Makorokoto women of our struggle!

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ON April 13 last year, we interred two heroines, Cdes Amai Victoria Chitepo and Vivian Mwashita; it was a moment to be proud of.
It is characteristic of the history of our struggle that women have always played illustrious roles dating from the days of Mbuya Nehanda, an incredible icon, whom the whites were so afraid of they labelled her a witch.
Today, as we celebrate the lives of these great ZANLA girls, these special women and as we also celebrate our independence, that special moment that sent shock waves in the Western world, we want to remember all the women who fought tirelessly for our independence, all the mothers and grandmothers who cooked for the freedom fighters, who nursed them when they were injured, all the chimbwidos; this moment is theirs, the trophy is ours.
Thus it is a special moment to ask some questions, to clarify certain issues so that the record of these special women is cleaned of the mire that is constantly thrown at them.
Victoria Mahamba-Sithole, married Hebert Pfumaindini Chitepo in a very beautiful wedding in South Africa — every woman’s dream!
They were together in the struggle, they loved and cared for each other and raised a family.
The enemy knew that the best way to break a man’s heart is to hurt his family, the Chitepos’ knew this as well and yet Cde Victoria did not say: “Let me seek refuge with my family in South Africa until the struggle is over,” neither did Cde Hebert Chitepo ask his in-laws to look after Victoria and children until the war was over.
How does a man who has wed his sweetheart so magnificently, head an organisation in which women are treated as ‘sex slaves’, as some vitriolic voices have accused ZANU.
How could he be a part of such?
To believe in marital bliss that is rooted in the best African traditional values as well Christian values and still turn a blind eye when women under his wing are so callously abused is too contrarious.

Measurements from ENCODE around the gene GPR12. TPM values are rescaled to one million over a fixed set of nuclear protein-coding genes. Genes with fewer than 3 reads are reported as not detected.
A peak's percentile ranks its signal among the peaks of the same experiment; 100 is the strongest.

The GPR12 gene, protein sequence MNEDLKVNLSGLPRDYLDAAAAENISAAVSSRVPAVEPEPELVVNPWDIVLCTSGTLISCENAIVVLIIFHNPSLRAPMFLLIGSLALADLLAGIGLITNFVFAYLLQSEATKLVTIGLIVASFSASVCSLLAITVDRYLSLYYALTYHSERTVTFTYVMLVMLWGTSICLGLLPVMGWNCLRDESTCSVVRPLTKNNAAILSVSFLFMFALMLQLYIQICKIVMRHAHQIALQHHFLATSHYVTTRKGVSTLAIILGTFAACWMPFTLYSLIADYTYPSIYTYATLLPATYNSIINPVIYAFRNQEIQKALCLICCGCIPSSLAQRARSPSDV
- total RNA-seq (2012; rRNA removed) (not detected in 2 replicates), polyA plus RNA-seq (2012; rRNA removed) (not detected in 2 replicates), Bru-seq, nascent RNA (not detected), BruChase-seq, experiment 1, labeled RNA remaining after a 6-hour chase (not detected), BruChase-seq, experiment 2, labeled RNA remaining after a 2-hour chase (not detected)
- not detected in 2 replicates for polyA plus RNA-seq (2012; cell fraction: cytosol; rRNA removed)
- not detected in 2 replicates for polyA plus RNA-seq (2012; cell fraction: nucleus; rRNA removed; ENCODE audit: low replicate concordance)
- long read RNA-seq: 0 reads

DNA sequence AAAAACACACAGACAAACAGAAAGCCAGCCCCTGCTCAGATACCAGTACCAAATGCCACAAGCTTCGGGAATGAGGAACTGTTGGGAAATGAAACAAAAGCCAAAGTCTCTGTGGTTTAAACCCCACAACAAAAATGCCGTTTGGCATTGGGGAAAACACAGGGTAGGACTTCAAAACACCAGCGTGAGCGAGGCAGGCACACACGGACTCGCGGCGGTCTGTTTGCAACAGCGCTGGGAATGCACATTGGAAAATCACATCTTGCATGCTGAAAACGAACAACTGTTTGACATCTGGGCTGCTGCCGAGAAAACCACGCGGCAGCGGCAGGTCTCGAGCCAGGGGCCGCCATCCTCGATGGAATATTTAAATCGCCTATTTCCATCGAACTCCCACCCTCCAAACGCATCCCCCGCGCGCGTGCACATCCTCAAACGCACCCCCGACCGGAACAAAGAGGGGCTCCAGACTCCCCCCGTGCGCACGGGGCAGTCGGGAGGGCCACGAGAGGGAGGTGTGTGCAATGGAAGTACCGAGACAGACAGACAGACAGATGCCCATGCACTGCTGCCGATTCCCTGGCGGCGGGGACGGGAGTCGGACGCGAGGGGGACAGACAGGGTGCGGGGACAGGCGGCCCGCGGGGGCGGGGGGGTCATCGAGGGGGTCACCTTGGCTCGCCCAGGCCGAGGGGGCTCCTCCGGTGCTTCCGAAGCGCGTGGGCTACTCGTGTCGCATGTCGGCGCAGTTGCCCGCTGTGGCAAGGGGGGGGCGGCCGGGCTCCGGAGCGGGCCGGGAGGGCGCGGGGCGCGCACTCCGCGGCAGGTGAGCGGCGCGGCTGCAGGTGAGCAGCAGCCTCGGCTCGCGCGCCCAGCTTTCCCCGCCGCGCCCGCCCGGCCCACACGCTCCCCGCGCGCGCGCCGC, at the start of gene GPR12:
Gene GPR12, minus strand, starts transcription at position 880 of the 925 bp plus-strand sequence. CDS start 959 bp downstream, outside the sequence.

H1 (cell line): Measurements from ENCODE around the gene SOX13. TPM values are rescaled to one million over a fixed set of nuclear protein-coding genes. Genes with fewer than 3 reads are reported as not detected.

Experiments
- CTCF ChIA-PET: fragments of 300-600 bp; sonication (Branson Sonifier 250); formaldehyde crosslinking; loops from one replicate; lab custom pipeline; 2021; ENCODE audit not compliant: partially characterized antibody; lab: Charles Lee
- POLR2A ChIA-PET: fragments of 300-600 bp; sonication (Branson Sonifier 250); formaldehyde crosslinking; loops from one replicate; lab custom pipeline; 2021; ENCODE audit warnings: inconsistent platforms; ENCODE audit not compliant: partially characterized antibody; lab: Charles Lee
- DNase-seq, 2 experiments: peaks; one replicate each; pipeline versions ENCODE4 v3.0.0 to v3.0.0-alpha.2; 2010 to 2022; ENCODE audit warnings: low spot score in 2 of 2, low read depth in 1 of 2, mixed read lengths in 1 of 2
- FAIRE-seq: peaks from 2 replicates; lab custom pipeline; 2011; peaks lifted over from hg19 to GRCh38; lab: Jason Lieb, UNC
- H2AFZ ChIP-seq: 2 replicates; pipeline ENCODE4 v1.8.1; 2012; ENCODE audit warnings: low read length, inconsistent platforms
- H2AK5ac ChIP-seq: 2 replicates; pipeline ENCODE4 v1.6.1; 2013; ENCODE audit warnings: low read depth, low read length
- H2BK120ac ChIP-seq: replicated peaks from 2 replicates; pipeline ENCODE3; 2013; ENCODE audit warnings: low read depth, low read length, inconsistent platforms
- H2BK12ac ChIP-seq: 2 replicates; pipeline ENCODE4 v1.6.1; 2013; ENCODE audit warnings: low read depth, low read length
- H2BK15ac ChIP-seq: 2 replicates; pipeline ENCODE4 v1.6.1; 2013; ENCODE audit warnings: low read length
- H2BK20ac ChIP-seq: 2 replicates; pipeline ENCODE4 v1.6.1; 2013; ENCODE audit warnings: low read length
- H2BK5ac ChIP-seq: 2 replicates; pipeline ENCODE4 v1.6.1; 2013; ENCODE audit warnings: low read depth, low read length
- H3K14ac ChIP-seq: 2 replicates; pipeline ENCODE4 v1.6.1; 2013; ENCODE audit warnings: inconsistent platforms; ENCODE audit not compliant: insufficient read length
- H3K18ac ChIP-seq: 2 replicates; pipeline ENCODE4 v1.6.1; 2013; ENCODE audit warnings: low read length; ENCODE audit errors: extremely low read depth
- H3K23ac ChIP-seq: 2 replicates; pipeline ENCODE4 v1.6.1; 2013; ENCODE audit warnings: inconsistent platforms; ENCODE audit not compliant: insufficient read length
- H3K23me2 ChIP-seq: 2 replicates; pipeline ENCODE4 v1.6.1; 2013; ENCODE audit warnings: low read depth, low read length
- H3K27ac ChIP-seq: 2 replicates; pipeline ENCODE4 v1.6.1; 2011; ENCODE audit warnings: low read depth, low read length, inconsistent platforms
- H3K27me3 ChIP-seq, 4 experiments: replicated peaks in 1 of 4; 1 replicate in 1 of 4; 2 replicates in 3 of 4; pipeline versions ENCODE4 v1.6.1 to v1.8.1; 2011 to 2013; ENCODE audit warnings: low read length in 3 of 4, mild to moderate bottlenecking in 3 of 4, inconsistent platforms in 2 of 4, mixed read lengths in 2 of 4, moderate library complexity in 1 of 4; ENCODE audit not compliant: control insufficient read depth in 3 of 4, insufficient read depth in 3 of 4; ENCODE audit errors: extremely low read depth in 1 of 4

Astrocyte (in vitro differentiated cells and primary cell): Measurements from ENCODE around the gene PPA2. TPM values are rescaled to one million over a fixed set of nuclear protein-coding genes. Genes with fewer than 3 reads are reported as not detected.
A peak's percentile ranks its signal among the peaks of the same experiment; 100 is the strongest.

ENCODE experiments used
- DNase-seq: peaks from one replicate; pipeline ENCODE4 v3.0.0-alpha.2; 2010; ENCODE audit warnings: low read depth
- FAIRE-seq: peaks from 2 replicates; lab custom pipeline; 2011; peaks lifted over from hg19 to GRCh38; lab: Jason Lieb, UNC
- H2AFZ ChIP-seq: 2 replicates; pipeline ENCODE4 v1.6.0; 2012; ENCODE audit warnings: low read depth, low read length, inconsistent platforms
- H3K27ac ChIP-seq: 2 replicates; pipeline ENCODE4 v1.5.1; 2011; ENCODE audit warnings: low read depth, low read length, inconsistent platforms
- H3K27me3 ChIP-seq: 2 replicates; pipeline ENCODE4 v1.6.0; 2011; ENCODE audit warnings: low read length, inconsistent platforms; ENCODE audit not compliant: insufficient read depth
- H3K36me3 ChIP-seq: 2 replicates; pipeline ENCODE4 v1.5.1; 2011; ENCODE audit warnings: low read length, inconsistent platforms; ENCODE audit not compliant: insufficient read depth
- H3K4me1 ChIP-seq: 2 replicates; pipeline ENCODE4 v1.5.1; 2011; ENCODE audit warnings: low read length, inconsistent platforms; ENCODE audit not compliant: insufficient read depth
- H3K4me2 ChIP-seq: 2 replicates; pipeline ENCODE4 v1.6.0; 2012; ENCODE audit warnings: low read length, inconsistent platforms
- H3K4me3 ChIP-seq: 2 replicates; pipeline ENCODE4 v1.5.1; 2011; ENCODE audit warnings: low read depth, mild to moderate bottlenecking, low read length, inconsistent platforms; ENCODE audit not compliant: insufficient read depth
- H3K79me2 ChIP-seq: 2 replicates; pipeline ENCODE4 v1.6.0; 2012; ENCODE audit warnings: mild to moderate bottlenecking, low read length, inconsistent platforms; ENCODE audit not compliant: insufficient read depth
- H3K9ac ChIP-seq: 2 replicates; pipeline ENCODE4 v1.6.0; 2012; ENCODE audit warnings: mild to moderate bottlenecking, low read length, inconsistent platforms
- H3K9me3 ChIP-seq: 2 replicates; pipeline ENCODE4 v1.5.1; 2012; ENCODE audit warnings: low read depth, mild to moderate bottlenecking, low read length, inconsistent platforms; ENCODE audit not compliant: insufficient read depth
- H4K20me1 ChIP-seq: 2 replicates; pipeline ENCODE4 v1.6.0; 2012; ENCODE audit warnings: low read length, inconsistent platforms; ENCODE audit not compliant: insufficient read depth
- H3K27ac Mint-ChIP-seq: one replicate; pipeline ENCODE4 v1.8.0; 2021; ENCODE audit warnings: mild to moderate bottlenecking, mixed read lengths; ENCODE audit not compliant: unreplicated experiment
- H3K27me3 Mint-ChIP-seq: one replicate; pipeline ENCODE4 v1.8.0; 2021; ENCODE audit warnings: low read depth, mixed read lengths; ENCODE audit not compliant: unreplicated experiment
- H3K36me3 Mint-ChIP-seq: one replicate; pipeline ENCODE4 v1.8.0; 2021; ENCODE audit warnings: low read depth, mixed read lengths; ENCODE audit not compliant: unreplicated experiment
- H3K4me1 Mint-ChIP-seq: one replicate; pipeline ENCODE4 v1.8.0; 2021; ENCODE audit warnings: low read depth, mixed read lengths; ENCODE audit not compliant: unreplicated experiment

Would Chitepo, a man of such lofty principles, who fiercely fought the brutal beast of Rhodesia because he wanted justice and equality for all Zimbabweans, have been unmoved when young girls were commandeered to the chefs’ postos for rape as is alleged?
Would he be a hero to countenance such?
Would Amai Victoria Chitepo have admired and committed to an organisation with such vile practices, even when her husband was no longer present to protect her.
Would she have stayed on among such, would she have continued to work with such for 41 years after Hebert was gone?
If for some reason she had been constrained to be with ZANU during the struggle, would she not have left for home soon after independence?
Would she be a heroine if she had turned a blind eye to such depth of treachery and debauchery?
Where is the honesty in turning a blind eye to such inconsistencies and insist that women in the struggle were captive concubines for the males?
To impose your own morality on others, because what they achieve shines so brilliantly and you cannot bear the light, is selfish and cruel.
When we tell you we were in the struggle and such did not happen you claim we are too timid to tell the truth, but why should we be afraid to tell the truth, even when you try to bribe us to lie?
Would men, leaders who have spent years in prison, some up to 10 years, fighting for the freedom of their country, find it acceptable that women are raped in the camps?
Would they rape these young girls themselves?
Humility would teach us to be circumspect of all these theories that are designed to denigrate everything so special, so beautiful, a struggle prosecuted to restore justice and equality for all.
Kwazvinobva zvokuti Zimbabwean males are so degenerate that no matter how revolutionary they are, they cannot rein in their lust ndiko kumwechete kunobva maNGOs; it is where the degenerate mentality that women’s emancipation means that women should feel free to sleep around comes from.
The idea of lecherous freedom fighters stems from Western anthropological view of African males; that they are brute sexual beasts.
But we were not destitutes at the mercy of prowling predatory males.
We had mothers in the struggle, who advised young girls. We had Amai Urimbo, we had Amai Victoria Chitepo, Amai Julia Zvobgo, Comrade Sheba Tavarwisa and many others who took care of us.
When we came from the struggle and continued to commit ourselves to the Party and to pursue the goals and policies it set out, it was not blind allegiance, it was not out of fear, it was dedication on the basis of the same principles that saw us cross borders to join the liberation struggle.
There was honour and principle in the liberation struggle, otherwise it would not have been a liberation struggle but a travesty of the basest kind that would never have succeeded.
We salute you all women of the struggle in this most auspicious moment, your moment of glory in which your brave sacrifices shine with the brilliance of the sun, our moment of independence!
Makorokoto/Amhlope macomrades!

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